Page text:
(Reuters Health) - A virtual reality program with cartoon characters may reduce children's fear before imaging procedures, a South Korean study suggests.
Compared to verbal instructions, a virtual reality experience that explained the process of chest X-rays in detail reduced kids' anxiety and stress, researchers reported in JAMA Pediatrics.
"Getting an X-ray can be scary for children but showing that VR education works helps pave the way for using it during more challenging medical procedures in the future," Hunter Hoffman, director of the University of Washington's Virtual Reality Research Center in Seattle, who was not involved in the new study, told Reuters Health by email.
Dr. Sung-Hee Han and colleagues from Seoul National University's Medical Virtual Reality Research Group, who were unavailable for comment, conducted the trial at Bundang Hospital in Seongnam in the summer of 2018. They randomly assigned 100 children, ages 4 to 8, either to a control group that heard simple verbal instructions or a group that experienced a three-minute virtual reality program.
The research team measured the children's stress and anxiety during the X-ray process with the Observational Scale of Behavioral Distress, which was originally developed for children requiring bone marrow procedures but has been expanded to other pediatric procedures that may be painful or distressing. It includes 11 behaviors that indicate distress, including crying, clinging, fear, restraint and screaming.
The VR experience was provided through a head-mounted VR display, which creates a 360-degree, three-dimensional virtual environment. Chatan and Ace, famous animation characters from the Korean series "Hello Carbot," explained the process of chest radiography in detail, encouraging the children to cooperate during the procedure. The VR process took them into a radiography room, explained how to pose in front of a chest radiography machine, and reassured them to take a deep breath and not have anxiety.
The research team found that 78per cent of children in the VR group had a "low distress" score of less than five, as compared with 52per cent in the control group. Eight kids in the VR group requested parental presence, compared with 18 in the control group. Parental satisfaction scores were also slightly higher, with a 9.4 on a 10-point scale in the VR group and an 8.6 in the control group. The procedure time was slightly shorter in the VR group and required fewer repeats for children who moved around during the procedure.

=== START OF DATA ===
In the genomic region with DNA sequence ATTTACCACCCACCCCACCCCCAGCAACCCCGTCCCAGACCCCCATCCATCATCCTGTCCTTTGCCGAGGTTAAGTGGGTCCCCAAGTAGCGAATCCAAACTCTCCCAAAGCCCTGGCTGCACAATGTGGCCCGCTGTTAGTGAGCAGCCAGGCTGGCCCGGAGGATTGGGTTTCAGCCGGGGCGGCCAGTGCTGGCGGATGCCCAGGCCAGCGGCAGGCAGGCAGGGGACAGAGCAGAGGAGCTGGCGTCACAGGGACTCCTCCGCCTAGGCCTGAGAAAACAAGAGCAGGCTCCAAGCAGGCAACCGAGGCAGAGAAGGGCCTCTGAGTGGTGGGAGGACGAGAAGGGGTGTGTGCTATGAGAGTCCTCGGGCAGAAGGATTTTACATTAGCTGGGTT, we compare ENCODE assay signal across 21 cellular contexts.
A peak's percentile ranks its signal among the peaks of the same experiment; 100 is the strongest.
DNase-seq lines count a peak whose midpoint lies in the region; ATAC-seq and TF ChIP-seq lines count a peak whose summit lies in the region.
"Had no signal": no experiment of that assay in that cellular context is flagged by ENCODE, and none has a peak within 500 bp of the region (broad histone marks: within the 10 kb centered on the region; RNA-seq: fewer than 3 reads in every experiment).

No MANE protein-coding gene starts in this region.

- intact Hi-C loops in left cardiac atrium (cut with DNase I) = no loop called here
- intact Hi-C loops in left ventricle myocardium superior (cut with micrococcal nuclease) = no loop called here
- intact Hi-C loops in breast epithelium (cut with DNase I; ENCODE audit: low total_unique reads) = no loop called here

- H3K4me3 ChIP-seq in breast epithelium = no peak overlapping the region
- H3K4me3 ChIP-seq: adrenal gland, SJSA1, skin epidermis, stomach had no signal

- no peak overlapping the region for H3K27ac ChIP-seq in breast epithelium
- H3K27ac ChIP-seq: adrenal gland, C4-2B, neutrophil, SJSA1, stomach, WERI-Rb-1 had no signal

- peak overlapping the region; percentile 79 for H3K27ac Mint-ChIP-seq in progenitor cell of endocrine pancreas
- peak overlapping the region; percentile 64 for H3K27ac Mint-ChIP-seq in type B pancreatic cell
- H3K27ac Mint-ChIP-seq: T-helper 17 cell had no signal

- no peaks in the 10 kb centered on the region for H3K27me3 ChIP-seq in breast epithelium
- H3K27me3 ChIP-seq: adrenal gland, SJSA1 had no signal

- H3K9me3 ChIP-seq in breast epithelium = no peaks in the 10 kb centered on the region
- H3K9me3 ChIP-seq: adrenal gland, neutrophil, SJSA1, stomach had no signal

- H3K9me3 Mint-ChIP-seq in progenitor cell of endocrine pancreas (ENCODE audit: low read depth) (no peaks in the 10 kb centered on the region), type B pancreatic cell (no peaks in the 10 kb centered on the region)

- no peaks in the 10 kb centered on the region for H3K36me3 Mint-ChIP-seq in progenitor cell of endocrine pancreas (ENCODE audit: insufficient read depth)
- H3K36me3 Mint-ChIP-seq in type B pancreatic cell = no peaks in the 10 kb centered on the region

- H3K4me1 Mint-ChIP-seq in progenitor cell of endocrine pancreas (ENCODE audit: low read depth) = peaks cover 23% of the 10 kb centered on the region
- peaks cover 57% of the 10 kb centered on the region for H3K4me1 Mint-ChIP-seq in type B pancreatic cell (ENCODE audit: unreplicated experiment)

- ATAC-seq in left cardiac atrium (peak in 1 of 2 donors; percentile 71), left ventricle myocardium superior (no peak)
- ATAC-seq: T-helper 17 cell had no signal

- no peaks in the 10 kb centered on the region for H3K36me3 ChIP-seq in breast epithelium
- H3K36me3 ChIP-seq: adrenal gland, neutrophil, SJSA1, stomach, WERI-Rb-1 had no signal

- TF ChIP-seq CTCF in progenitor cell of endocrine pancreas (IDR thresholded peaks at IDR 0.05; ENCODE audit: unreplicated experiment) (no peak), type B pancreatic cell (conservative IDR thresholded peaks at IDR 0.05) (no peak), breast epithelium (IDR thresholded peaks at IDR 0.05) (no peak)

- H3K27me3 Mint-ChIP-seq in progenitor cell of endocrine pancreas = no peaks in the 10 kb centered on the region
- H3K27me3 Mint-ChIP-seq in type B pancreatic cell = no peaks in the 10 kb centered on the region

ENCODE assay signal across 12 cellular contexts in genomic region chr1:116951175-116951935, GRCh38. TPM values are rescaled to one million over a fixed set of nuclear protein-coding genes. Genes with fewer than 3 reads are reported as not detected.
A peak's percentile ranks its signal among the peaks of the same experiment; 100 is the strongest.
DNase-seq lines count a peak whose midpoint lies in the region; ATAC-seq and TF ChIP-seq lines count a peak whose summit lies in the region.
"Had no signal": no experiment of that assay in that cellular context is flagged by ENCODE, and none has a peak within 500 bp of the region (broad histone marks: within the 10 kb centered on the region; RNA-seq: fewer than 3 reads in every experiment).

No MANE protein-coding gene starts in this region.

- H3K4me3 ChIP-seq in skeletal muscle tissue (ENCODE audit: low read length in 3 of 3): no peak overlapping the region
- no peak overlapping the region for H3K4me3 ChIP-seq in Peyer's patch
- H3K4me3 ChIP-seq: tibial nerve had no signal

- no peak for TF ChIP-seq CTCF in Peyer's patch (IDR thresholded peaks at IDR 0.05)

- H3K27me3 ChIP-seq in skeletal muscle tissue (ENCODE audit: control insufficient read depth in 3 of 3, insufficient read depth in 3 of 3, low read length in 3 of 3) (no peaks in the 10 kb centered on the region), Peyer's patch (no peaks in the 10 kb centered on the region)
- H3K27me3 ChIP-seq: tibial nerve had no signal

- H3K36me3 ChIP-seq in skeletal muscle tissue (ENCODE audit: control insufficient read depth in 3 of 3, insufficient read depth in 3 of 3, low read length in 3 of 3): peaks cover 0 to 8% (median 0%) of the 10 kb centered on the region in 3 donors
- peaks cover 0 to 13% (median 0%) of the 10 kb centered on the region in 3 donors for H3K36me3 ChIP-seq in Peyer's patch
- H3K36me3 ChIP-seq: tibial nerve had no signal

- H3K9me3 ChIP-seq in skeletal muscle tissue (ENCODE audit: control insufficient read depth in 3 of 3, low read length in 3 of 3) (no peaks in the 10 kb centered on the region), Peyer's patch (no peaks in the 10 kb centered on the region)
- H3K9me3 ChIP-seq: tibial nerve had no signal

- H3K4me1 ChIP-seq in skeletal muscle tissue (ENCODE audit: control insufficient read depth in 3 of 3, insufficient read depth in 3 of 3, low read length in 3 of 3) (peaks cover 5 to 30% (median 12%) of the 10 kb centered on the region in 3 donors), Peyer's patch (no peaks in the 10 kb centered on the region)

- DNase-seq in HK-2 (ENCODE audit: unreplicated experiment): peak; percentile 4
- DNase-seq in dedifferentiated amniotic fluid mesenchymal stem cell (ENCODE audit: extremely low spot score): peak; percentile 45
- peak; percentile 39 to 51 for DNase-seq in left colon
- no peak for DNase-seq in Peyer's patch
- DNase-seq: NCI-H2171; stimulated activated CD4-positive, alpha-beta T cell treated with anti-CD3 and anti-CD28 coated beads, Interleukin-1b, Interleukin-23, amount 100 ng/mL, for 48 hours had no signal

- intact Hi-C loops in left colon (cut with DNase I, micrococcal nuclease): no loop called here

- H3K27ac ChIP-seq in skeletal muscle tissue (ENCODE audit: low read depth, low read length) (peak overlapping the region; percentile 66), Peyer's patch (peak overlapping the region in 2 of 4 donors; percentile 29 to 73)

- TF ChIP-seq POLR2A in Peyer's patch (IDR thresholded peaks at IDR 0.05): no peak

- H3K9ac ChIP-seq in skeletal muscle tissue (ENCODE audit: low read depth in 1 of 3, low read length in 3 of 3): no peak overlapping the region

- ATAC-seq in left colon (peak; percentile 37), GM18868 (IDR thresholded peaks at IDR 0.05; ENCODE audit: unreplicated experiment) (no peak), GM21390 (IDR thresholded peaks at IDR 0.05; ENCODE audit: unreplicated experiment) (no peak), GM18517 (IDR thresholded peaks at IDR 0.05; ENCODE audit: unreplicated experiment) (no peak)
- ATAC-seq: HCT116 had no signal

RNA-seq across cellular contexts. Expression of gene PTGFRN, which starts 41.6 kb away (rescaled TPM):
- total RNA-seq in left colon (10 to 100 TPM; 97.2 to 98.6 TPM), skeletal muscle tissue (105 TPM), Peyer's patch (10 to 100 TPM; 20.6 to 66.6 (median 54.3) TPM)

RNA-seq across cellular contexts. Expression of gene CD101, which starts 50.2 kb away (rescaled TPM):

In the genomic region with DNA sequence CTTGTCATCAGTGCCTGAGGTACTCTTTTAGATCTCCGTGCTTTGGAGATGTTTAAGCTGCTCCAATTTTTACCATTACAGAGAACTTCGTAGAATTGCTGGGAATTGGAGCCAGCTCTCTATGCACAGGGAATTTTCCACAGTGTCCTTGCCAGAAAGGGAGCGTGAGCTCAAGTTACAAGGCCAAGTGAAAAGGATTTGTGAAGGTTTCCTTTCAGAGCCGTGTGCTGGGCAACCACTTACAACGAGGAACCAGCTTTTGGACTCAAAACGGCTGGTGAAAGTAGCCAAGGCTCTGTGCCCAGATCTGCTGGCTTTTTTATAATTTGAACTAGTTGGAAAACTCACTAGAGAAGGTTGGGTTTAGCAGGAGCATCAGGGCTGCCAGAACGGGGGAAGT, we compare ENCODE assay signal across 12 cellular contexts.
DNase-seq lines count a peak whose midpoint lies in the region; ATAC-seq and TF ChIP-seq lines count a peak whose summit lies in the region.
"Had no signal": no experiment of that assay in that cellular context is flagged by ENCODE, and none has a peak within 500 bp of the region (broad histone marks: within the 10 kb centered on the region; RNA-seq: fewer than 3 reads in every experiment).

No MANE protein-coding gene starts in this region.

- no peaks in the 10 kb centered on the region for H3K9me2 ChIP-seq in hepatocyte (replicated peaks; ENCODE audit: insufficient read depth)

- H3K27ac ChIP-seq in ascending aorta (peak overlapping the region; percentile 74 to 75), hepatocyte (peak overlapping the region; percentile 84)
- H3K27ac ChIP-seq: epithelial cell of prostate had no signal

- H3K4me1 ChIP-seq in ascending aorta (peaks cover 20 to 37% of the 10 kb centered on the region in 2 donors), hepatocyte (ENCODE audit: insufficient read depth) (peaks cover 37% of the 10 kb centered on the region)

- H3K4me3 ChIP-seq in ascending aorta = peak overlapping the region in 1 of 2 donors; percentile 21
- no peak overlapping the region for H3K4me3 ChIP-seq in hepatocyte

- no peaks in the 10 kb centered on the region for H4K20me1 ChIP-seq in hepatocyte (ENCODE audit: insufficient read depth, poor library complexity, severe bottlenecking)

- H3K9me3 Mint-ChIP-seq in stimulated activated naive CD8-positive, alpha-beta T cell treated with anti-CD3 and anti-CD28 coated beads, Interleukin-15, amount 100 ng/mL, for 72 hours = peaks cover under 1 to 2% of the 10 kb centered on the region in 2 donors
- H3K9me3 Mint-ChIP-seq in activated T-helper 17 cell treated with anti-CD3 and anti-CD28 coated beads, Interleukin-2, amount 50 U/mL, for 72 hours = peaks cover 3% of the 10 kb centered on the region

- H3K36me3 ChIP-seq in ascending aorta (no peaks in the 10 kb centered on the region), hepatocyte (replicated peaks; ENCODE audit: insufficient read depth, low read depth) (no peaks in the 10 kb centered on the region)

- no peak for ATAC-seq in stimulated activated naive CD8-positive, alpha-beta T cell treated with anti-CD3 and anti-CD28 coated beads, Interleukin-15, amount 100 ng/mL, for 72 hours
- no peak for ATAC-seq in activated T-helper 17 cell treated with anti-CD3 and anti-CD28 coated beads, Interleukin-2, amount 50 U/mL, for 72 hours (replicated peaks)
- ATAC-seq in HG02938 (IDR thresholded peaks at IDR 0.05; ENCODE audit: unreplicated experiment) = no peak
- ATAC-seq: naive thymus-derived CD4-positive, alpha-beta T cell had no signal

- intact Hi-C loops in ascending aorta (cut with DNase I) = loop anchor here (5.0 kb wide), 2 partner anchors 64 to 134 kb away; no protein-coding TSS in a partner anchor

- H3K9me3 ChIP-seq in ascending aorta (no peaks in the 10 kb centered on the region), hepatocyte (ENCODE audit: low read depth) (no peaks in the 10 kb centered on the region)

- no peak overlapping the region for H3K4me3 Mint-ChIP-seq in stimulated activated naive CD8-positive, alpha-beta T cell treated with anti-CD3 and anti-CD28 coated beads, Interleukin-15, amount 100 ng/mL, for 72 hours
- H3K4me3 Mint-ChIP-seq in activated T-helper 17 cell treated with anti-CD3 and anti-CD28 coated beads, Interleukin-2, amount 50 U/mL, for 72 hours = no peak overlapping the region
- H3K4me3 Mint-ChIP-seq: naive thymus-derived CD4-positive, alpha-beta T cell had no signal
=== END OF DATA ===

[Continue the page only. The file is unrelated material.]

"Pre-experiencing the procedure in virtual reality can be very helpful for reducing the patients' anticipatory fears about the unknown," Hoffman said. "Also, getting to try VR helps medical procedures become more cool. I'll bet that what the kids take away from the experience (and what they tell their friends afterwards) is the memory of the VR instead of a memory of a scary hospital experience."
In future studies, augmented reality using "see-through glasses" could allow children to see the cartoon characters while they go through the procedure, Hoffman said. Other studies have used virtual reality during dental procedures, blood draws, and burn wound cleaning to help children's pain and anxiety.
"Now researchers need to know what in particular is helping our patients, whether the distraction component or isolation from visually-stressful stimuli, as well as what type of content is most helpful such as a calming scene or an exciting game," said Dr. Samuel Rodriguez, director of Stanford University's Chariot Program, which uses virtual reality, augmented reality and smart projectors to capture patients' imaginations to decrease pain and anxiety.
"My hunch is that it's not one-size-fits-all, and we need to have a variety of solutions based on the type of procedure or developmental level of the patient," he told Reuters Health by phone. "We're learning how to pair the best piece of content with each child based on experience."
SOURCE: http://bit.ly/34Ib3Et JAMA Pediatrics, online September 9, 2019.